The Creating IT Futures Foundation, an offshoot of the IT industry association CompTIA, is lining up employers to volunteer for its IT-Ready Apprentice Program.
It plans to train people — whether they be unemployed or part of a population underrepresented in IT, such as women or minorities — for entry-level IT work, then place them in a six-month internship where they gain work experience.
The apprentices will earn $15 an hour, and employers are asked to line up a mentor for the apprentice who is not his or her supervisor. The foundation also is rounding up industry pros to serve as online mentors.
Though the foundation announced in November that it would be launching the program in five cities this year, it since has decided to focus on getting it right this year in just two: Cincinnati and Minneapolis/St. Paul. It plans to train and place 25 apprentices in each.
Eric Larson, the foundation’s director of external relations, told me the apprentices will come to the employers with CompTIA’s basic A+ certification and possibly a second certification as well from an eight-week training program. Their training also will deal with “soft skills” such as communication and conflict resolution to help them be job-ready when they show up. That’s been lacking in previous such training efforts, employers have said. Larson said:
“This is not like a college internship. They need to have meaningful work for internal and external customers to help build their confidence. And it needs to be meaningful work for the company… Ideally they will be doing the work of a full-time, entry-level employee.”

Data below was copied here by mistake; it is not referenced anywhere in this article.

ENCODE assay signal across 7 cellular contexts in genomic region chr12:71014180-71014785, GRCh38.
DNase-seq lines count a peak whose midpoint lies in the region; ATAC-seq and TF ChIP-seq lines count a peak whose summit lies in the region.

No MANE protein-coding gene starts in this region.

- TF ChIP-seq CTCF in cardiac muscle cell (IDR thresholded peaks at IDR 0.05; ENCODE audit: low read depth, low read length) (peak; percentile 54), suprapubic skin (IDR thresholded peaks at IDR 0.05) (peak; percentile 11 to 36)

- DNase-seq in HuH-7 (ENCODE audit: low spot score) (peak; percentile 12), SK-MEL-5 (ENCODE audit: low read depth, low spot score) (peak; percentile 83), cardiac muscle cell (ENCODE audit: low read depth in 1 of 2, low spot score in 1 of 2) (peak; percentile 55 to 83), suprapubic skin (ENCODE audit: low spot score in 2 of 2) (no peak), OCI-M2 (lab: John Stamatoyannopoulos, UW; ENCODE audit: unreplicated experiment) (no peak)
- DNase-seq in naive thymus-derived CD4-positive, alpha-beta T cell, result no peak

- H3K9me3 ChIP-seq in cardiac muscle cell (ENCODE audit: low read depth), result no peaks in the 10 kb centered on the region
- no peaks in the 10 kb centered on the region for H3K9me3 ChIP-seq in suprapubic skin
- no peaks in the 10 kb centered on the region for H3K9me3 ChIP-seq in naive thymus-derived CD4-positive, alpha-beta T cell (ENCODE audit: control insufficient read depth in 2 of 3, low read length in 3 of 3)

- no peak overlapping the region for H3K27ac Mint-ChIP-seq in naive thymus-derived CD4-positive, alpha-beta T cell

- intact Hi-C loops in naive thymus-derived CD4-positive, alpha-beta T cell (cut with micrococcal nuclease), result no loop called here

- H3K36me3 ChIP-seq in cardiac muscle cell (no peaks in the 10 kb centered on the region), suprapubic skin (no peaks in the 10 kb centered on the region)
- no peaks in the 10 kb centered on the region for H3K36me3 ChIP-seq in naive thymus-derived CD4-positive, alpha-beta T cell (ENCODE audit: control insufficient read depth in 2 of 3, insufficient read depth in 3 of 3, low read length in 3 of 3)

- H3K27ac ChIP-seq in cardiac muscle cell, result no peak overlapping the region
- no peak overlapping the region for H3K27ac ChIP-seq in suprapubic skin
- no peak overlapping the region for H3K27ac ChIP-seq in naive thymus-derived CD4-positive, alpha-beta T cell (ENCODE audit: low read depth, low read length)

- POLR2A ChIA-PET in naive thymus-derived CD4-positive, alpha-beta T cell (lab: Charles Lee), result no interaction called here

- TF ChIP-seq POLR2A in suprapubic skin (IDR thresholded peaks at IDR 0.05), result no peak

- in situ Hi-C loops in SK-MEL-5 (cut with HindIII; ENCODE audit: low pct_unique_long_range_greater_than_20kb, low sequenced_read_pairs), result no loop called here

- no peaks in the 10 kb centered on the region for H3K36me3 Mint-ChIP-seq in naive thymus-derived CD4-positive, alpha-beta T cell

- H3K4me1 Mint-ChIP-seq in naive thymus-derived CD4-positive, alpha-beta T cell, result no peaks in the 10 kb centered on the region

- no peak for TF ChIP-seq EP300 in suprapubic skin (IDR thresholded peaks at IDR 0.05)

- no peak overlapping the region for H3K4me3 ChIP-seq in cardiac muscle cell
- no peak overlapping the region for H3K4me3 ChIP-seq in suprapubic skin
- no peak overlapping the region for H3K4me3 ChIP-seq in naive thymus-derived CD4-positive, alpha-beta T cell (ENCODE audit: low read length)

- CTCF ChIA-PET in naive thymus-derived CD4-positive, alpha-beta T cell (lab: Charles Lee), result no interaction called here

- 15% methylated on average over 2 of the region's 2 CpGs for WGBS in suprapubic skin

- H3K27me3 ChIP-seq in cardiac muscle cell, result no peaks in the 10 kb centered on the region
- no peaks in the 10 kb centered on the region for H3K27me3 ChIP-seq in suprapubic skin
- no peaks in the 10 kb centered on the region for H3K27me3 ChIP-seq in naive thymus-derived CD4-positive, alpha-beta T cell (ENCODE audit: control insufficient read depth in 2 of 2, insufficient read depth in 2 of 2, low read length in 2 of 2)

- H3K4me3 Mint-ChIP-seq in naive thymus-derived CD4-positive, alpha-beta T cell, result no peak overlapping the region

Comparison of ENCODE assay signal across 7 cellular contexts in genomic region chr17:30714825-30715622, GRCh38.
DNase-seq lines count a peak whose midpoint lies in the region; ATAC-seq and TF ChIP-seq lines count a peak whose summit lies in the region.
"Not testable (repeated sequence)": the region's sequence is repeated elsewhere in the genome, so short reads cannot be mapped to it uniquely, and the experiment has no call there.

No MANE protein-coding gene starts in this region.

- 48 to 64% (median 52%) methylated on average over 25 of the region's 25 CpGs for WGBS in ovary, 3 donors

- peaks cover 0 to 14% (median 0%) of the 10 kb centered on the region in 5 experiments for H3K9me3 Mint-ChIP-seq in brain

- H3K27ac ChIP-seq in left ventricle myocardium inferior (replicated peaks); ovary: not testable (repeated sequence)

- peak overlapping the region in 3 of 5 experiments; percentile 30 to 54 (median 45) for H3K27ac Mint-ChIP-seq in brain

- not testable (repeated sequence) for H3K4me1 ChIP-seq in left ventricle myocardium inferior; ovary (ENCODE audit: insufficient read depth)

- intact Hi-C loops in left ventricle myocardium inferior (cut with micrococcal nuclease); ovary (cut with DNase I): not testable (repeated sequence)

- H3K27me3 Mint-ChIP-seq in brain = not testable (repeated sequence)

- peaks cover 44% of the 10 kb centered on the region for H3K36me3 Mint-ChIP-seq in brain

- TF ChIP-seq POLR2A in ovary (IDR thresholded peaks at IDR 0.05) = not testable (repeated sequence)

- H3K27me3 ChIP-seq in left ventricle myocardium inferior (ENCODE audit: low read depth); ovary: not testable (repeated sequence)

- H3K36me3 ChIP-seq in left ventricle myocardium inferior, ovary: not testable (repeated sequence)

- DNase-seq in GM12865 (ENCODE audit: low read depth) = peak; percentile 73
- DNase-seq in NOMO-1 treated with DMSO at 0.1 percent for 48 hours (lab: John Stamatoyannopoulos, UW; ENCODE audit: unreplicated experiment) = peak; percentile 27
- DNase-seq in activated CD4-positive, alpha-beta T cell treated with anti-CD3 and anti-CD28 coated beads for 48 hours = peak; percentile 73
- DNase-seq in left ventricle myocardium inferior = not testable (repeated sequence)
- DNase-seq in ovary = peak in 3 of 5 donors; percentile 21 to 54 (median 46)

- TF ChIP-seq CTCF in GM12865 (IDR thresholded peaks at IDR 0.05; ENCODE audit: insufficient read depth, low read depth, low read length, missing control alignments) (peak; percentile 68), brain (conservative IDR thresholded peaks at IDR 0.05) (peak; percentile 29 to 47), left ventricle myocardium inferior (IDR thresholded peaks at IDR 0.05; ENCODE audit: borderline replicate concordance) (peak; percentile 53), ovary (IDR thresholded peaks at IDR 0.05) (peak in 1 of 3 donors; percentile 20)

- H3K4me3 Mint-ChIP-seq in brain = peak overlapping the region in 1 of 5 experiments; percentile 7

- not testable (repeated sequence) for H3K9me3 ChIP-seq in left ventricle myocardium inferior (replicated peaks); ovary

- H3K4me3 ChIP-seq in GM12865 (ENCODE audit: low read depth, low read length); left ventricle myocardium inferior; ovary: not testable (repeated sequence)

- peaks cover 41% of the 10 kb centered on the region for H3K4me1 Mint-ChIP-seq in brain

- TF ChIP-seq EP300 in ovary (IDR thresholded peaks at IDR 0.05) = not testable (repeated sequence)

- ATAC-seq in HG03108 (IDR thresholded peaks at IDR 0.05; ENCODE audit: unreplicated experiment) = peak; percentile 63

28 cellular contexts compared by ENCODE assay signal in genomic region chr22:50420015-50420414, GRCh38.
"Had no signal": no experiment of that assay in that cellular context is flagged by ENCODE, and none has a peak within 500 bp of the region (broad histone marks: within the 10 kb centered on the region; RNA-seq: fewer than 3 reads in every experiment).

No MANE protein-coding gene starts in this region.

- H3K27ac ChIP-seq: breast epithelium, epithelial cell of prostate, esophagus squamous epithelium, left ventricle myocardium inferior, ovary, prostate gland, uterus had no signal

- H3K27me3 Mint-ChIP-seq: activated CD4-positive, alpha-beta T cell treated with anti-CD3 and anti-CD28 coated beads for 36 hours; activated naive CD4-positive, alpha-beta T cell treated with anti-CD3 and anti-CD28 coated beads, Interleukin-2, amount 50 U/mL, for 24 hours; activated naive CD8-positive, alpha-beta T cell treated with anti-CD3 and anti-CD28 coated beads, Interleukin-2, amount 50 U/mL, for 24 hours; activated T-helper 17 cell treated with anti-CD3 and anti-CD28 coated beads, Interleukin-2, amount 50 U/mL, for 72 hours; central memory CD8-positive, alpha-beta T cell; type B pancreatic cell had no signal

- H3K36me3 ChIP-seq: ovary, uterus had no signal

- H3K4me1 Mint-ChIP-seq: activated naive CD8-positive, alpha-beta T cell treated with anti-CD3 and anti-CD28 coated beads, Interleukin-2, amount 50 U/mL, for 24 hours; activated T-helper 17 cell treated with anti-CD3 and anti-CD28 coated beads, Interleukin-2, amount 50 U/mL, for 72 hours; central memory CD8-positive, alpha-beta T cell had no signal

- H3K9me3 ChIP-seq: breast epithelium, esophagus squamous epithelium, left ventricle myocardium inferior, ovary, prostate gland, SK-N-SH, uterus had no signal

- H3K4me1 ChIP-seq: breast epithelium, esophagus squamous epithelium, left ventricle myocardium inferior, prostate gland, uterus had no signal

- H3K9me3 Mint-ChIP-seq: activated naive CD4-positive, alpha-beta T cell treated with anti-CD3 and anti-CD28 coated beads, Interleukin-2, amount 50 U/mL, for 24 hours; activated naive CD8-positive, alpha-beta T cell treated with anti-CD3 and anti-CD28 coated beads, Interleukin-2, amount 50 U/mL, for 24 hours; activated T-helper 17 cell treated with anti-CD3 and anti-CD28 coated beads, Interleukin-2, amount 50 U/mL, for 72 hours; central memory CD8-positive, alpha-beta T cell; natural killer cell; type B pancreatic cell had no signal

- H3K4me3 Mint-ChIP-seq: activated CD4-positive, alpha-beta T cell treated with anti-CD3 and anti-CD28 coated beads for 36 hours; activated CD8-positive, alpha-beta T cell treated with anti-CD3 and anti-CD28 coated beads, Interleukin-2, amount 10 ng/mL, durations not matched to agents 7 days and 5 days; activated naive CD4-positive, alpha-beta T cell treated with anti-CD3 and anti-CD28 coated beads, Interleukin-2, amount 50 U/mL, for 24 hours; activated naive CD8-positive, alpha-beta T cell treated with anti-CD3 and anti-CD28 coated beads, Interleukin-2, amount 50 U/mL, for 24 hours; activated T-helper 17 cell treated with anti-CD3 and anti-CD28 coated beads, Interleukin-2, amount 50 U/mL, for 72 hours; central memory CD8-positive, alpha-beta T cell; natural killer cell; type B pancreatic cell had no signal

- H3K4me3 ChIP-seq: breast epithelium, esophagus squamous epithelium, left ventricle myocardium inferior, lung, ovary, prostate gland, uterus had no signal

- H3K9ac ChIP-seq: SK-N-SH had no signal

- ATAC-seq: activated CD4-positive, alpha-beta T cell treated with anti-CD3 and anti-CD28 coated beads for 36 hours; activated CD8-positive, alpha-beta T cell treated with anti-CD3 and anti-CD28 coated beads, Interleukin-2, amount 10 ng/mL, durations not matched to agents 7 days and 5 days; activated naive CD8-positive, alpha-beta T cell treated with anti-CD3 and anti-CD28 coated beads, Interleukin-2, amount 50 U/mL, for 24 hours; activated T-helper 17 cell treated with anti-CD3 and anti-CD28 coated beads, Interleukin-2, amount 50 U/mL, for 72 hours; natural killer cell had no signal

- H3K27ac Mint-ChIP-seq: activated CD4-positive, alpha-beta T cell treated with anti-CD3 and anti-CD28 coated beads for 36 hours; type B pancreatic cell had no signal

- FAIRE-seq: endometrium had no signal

The foundation is pretty open as to the type of employer:
“We’re looking for anybody with an IT department or an IT services provider of some kind. …So far we’ve talked to companies that hire thousands [in help desk and call center technical support] on down to those that employ less than 10.”
One potential employer for the program was a guy in Cincinnati who has five employees. His company does networking and other IT work for small businesses, Larson said. That employer hopes to find the apprentice will make a good hire at the end of the apprenticeship.
The foundation hopes to have the employers lined up by the end of February, spend March and April screening applicants, May and June conducting training and begin the apprenticeships in July. Applicants must have a high school diploma or GED and at least a 10th-grade reading level, he said.
The efforts this year will be experimental to develop a “packaged” program that can scale to other cities. Though other organizations, such as YearUp and Per Scholas attempt something similar, the foundation’s program will not be limited to young people or to inner-city applicants, Larson said. It plans to link up with partners, where appropriate, to develop a solution to close the gap in skills and available jobs.
Want to get involved? Here’s how.